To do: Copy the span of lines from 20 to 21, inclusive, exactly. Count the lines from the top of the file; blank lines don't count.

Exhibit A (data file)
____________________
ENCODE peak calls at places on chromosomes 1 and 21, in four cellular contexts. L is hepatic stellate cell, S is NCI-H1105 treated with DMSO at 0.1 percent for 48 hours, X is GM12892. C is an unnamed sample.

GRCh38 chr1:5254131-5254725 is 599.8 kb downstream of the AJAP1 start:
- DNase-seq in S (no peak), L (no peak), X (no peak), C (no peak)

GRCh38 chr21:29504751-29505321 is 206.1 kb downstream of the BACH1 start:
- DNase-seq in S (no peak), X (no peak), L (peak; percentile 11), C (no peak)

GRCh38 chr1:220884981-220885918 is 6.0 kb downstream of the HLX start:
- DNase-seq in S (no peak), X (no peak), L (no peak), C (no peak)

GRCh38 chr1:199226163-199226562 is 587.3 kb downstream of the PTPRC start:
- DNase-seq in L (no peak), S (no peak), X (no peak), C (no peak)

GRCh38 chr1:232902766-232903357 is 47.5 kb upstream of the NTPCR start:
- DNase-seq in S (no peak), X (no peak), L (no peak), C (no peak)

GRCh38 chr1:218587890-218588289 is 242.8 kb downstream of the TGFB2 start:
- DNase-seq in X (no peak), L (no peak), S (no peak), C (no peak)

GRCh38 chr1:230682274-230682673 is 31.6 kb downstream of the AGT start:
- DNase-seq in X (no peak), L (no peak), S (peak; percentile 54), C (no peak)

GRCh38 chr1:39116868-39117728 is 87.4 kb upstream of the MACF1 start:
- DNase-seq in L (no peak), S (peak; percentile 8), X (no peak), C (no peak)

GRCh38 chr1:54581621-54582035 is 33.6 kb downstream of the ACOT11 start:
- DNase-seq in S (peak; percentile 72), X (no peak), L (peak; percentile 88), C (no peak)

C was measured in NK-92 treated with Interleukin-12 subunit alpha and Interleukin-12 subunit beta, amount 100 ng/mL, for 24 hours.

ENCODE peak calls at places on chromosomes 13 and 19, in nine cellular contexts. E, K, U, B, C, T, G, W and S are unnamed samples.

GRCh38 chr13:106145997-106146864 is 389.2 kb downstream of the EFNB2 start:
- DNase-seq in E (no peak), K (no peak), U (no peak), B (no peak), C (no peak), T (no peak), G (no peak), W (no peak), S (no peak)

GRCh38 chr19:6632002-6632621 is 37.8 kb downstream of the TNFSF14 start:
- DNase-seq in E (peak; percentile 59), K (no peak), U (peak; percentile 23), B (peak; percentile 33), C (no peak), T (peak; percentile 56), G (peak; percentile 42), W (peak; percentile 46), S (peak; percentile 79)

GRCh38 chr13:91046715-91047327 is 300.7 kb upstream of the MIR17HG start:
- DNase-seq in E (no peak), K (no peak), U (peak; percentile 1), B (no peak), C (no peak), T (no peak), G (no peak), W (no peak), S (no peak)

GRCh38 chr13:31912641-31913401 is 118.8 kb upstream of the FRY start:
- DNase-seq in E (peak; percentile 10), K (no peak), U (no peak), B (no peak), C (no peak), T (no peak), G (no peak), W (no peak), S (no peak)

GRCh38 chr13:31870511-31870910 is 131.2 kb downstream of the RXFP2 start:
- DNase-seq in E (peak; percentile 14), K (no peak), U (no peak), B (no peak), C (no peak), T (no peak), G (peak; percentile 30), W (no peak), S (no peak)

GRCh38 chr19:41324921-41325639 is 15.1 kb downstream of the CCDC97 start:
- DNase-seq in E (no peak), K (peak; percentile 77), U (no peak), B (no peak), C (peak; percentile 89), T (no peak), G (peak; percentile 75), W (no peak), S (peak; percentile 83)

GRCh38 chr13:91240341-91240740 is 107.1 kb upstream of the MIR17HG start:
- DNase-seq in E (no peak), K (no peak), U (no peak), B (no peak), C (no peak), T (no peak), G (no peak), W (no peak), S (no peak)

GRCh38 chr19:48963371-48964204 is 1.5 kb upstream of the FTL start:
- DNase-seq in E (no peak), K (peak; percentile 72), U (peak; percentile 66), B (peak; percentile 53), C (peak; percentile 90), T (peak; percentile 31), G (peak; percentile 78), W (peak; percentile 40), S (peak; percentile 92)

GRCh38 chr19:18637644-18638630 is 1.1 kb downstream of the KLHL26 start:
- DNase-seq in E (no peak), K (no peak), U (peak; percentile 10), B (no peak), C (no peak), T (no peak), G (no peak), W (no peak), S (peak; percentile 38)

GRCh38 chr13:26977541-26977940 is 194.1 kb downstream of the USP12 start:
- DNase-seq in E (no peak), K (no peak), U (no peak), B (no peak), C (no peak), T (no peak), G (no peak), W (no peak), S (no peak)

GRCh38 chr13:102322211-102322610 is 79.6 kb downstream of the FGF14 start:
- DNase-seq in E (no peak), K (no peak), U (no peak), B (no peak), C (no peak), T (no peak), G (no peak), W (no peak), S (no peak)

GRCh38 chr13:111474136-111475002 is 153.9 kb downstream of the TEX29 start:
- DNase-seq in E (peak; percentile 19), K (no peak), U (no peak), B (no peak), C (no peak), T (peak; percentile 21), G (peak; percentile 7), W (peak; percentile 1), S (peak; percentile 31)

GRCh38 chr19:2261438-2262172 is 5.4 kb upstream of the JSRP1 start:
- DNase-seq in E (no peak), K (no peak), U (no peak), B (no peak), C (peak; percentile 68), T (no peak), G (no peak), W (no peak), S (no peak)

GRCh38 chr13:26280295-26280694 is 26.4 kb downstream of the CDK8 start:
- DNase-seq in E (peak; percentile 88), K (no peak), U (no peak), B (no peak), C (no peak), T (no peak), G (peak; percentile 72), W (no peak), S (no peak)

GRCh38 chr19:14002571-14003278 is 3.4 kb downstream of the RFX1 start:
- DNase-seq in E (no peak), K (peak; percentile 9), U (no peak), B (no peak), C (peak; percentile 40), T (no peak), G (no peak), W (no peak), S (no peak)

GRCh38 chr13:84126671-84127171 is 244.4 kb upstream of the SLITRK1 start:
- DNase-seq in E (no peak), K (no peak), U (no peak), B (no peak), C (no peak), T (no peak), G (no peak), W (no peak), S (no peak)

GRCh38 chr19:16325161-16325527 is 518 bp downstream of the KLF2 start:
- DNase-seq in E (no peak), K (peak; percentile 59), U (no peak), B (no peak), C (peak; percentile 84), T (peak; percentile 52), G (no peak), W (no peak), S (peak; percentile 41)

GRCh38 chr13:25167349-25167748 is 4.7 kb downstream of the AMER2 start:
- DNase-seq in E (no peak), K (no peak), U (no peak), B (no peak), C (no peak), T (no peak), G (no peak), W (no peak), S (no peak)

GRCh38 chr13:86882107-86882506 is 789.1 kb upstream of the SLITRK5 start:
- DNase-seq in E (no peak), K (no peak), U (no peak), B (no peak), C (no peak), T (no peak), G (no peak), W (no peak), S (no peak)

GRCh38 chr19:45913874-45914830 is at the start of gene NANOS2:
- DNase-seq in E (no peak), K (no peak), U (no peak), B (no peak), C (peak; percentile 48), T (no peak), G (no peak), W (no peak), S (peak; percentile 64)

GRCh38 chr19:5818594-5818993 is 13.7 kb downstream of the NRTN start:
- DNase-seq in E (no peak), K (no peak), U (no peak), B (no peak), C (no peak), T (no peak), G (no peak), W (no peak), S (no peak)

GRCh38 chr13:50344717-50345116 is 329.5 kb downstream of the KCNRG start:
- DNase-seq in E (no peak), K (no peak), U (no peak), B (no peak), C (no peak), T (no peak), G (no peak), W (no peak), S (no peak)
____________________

C was measured in NK-92 treated with Interleukin-12 subunit alpha and Interleukin-12 subunit beta, amount 100 ng/mL, for 24 hours.

ENCODE peak calls at places on chromosomes 13 and 19, in nine cellular contexts. E, K, U, B, C, T, G, W and S are unnamed samples.